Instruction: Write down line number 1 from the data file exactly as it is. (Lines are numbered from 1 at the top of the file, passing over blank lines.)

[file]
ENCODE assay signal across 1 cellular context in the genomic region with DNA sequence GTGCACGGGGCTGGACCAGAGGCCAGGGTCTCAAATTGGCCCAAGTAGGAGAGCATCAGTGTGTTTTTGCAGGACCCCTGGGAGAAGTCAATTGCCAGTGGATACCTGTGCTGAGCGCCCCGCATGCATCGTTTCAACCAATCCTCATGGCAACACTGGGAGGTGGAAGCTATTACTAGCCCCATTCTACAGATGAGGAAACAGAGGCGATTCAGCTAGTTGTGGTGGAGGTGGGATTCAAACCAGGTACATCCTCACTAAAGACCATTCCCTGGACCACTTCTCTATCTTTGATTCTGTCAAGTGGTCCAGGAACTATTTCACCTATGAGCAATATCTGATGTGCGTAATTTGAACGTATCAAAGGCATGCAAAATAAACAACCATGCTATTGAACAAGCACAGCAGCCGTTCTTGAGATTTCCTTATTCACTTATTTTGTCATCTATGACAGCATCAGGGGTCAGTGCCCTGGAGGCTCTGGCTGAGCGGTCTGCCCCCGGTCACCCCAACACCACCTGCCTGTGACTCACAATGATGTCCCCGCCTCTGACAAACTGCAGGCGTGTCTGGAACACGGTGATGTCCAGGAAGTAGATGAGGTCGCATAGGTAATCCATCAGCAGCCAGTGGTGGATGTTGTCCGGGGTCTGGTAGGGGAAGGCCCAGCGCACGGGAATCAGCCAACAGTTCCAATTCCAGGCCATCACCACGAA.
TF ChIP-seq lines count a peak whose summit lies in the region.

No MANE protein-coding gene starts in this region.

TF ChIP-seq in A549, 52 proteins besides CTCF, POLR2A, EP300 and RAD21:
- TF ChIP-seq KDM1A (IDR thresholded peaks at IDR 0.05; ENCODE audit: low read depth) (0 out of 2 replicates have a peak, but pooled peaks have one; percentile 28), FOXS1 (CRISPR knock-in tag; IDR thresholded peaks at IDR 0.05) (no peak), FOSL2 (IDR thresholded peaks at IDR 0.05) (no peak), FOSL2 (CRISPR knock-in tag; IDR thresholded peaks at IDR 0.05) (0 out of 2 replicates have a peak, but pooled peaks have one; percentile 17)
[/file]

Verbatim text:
ENCODE assay signal across 1 cellular context in the genomic region with DNA sequence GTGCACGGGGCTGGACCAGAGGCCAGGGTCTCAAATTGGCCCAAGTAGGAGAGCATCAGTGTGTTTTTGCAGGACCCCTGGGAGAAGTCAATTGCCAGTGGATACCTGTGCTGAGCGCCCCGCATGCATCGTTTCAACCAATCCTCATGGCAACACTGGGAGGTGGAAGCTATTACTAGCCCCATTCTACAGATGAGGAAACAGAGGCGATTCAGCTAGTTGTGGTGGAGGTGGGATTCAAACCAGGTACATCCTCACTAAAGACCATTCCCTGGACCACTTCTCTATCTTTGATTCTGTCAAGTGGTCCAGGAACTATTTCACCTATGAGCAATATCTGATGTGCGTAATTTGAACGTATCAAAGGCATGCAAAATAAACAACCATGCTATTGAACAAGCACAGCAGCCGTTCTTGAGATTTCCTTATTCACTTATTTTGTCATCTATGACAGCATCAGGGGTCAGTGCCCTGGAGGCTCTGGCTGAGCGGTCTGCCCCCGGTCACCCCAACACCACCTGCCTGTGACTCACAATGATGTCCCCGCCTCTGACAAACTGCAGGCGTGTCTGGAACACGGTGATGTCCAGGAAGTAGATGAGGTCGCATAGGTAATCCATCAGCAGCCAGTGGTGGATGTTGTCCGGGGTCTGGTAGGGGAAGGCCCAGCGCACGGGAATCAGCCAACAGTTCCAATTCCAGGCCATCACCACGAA.